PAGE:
In Colonial America, democracy was centered in provincial assemblies and based on the collection of neighbors whose freehold ownership made them permanent stakeholders in the community. The removal of the property qualification for voting in the United States occurred over three-quarters of a century and was among the more important events in the history of democratization, functioning to shift voting from a corporate privilege toward a human right.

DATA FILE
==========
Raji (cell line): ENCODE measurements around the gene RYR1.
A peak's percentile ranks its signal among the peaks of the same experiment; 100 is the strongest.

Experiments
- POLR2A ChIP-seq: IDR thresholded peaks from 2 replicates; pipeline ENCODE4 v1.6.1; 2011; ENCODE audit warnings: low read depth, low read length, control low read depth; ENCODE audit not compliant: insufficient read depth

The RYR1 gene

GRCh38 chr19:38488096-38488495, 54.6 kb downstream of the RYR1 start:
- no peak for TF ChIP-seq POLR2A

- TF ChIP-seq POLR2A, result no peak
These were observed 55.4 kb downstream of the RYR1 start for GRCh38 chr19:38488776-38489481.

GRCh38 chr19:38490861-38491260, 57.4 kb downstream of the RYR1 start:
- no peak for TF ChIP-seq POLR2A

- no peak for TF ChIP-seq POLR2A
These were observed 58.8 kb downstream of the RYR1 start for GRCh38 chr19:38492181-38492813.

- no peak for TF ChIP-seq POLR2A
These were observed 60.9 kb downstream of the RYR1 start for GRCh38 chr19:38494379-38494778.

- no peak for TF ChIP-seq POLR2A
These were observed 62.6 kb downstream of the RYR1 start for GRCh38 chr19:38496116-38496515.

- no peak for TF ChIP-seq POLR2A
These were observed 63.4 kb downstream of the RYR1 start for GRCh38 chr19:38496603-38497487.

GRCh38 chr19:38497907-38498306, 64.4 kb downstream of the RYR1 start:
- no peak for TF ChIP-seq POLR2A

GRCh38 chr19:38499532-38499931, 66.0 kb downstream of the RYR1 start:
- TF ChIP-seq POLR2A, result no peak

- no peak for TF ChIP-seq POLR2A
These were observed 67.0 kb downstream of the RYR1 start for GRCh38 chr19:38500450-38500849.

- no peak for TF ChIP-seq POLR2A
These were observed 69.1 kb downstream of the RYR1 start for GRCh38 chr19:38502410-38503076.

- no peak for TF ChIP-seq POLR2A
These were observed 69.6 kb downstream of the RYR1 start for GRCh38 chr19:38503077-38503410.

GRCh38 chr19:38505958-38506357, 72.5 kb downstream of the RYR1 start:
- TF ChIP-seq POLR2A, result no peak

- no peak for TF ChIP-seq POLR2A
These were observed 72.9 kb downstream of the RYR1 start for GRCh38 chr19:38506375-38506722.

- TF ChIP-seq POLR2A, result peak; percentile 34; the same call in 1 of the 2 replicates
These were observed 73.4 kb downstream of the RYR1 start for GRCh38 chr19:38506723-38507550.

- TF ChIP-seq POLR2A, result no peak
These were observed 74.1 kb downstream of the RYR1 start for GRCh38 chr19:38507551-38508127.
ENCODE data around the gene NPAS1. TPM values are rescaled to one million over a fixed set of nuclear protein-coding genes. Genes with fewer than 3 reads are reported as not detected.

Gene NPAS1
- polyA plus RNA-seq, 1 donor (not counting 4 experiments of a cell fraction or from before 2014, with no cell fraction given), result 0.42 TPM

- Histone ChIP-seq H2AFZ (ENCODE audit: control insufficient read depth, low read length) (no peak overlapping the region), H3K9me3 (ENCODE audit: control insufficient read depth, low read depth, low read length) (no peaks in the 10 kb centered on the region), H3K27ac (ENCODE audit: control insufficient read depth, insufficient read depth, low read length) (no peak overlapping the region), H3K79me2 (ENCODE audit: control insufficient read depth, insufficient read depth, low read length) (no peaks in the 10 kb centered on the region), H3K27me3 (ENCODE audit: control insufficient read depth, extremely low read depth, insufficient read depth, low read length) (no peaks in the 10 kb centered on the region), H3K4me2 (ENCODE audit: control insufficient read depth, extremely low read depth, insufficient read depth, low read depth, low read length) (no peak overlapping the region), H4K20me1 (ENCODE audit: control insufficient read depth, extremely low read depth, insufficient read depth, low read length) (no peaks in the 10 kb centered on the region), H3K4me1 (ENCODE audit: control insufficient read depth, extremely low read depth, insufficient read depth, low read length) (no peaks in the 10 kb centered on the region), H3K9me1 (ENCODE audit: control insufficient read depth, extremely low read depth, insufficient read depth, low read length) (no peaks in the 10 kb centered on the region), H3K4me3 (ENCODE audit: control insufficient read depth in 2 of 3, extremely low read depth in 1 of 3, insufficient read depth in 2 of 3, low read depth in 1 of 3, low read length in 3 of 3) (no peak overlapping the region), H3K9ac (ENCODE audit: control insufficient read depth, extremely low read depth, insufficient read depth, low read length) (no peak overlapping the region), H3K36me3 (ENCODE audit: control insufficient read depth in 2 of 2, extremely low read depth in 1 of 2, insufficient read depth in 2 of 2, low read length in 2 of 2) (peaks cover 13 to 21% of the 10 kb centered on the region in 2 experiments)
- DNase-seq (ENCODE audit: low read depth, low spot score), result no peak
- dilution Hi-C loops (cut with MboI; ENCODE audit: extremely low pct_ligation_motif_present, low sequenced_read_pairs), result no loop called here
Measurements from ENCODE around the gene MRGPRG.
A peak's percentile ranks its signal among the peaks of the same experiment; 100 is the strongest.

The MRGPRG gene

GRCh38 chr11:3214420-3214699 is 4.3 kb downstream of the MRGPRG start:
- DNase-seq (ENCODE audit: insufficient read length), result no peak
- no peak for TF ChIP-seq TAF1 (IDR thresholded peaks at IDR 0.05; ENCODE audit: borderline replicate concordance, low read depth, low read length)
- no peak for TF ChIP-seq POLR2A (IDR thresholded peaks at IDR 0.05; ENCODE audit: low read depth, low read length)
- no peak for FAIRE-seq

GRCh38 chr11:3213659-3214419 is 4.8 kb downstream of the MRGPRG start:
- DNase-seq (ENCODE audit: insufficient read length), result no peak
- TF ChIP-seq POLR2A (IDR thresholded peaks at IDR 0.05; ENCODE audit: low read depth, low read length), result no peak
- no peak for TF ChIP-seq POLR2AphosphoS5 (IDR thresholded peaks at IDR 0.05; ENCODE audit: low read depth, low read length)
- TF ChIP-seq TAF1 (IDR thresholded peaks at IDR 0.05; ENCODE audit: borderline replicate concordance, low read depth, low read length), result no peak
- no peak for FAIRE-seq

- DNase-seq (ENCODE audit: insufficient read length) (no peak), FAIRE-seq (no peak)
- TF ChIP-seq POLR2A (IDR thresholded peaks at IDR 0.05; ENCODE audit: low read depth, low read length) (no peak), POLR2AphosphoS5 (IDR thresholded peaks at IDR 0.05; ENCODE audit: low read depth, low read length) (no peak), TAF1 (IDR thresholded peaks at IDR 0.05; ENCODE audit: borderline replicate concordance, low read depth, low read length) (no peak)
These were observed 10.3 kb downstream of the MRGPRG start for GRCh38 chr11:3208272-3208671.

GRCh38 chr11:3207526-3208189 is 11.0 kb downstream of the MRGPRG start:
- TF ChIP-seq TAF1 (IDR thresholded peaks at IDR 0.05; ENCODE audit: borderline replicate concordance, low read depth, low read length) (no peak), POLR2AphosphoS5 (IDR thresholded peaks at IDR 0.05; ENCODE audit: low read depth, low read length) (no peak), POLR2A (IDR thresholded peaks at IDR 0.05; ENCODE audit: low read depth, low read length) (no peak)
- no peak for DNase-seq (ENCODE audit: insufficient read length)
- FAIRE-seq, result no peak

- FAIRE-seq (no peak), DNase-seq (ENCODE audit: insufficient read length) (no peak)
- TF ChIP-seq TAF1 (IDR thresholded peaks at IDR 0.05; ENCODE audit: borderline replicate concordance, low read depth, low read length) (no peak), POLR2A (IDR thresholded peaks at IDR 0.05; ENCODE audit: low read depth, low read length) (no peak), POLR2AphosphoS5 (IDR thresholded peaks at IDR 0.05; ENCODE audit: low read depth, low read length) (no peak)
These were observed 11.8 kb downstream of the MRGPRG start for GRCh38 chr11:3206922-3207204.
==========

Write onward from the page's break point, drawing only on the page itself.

Moving beyond the standard histories of property standard histories of property qualification removal, Justin Moeller and Ronald F. King adopt the theories and methods of social science to discover underlying patterns and regularities, attempting a more systematic understanding of subject. While no historical event has a single cause, party consolidation and party competition provided a necessary mechanism, making background factors politically relevant. No change in franchise rules could occur without the explicit consent of incumbent politicians, always sensitive to the anticipated impact. Moeller and King argue that political parties acted strategically, accepting or rejecting removal of the property qualification as a means of advancing their electoral position. The authors identify four different variants of the strategic calculation variable, significantly helping to explain both the temporal differences across states and the pattern of contestation with each state individually.